Although the species grows in a variety of habitats, they are often associated with coniferous forests. This is due to mycorrhizal relationships with conifers, a mutualistic relationship in which both organisms benefit. Like most polypores, the terrestrial Albatrellus confluens is a wood decomposer. This fungus typically grows gregariously, but will sometimes either occur as scattered individuals or tightly clumped in fused groupings. The fruiting cap is pale peach in colour, and circular with a diameter of 3-20 cm. It is also characterized by cream-coloured pores on the underside surface. Supporting the cap is a thick white stipe or stalk. As the mushroom ages, it may become green with algae and develop irregular cracks.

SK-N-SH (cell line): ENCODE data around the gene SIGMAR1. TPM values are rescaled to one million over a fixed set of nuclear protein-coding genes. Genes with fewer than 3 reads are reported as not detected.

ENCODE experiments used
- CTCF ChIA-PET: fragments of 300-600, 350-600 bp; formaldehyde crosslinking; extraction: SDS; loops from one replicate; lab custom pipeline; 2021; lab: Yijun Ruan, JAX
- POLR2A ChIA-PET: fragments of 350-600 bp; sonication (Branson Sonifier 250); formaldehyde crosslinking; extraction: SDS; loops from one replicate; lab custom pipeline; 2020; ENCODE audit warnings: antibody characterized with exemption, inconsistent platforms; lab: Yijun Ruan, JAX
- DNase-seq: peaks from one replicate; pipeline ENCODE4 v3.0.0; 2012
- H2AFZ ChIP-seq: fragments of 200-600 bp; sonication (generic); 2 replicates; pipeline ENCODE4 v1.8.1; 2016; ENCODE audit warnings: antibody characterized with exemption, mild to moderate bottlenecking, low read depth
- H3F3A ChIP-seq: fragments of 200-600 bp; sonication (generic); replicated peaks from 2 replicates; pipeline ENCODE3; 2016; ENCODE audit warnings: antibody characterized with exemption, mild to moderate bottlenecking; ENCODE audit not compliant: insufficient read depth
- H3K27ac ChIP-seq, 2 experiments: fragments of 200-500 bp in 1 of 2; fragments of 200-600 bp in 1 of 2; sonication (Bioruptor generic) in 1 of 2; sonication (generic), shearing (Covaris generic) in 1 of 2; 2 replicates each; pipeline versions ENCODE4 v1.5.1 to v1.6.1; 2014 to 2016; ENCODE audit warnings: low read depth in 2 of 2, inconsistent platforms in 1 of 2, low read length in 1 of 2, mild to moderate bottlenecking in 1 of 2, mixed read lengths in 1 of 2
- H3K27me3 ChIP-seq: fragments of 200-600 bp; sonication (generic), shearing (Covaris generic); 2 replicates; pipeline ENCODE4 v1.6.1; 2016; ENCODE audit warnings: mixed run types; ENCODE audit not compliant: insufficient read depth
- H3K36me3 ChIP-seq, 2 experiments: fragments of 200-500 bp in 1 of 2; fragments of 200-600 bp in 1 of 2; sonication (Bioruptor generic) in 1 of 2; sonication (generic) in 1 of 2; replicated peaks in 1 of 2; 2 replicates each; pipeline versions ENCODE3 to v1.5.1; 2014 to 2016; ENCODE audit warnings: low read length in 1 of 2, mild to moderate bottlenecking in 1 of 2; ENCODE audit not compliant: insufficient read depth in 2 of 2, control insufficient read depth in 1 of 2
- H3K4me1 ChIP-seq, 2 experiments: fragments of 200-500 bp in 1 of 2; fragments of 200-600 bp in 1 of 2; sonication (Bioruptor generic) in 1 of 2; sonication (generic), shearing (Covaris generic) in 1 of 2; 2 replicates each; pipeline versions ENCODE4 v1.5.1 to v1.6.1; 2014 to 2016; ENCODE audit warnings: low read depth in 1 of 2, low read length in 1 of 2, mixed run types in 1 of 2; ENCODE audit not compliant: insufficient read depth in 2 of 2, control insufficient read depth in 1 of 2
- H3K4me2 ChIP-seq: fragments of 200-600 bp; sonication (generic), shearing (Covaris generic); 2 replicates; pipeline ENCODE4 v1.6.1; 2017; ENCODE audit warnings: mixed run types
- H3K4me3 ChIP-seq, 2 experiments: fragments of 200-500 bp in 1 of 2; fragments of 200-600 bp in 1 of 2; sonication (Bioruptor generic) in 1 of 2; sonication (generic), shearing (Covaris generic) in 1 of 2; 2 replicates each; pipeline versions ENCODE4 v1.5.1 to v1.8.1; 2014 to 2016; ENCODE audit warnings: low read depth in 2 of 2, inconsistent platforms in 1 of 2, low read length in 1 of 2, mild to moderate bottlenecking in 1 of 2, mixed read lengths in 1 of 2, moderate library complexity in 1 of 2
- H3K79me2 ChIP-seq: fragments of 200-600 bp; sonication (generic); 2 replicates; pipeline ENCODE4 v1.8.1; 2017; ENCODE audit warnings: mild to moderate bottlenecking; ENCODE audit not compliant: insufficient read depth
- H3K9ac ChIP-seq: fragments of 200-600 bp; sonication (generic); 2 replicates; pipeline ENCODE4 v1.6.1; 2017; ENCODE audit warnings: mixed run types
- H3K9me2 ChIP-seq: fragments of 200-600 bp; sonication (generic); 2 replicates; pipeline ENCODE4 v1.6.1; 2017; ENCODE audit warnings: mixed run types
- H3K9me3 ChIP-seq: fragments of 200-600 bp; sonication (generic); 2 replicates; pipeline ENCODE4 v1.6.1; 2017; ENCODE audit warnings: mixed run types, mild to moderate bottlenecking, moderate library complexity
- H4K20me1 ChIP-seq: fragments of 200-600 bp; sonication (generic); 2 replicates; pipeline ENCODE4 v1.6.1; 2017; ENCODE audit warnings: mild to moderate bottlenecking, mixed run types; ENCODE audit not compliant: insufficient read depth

Grifolin is a natural substance that can be isolated from the edible flesh of Albatrellus confluens. In one study, the effects of grifolin on human osteosarcoma cells (osteosarcoma is the most common type of bone cancer) was investigated. The study concluded that grifolin inhibited rapid proliferation (multiplying) of the cell population (by suppressing the signalling pathways of mitochondria in the cancer cells) and induced apoptosis (cell death). However, the impact from grifolin was found to be dependent on its concentration and time of exposure. Grifolin continues to be studied for potential use in cancer treatment.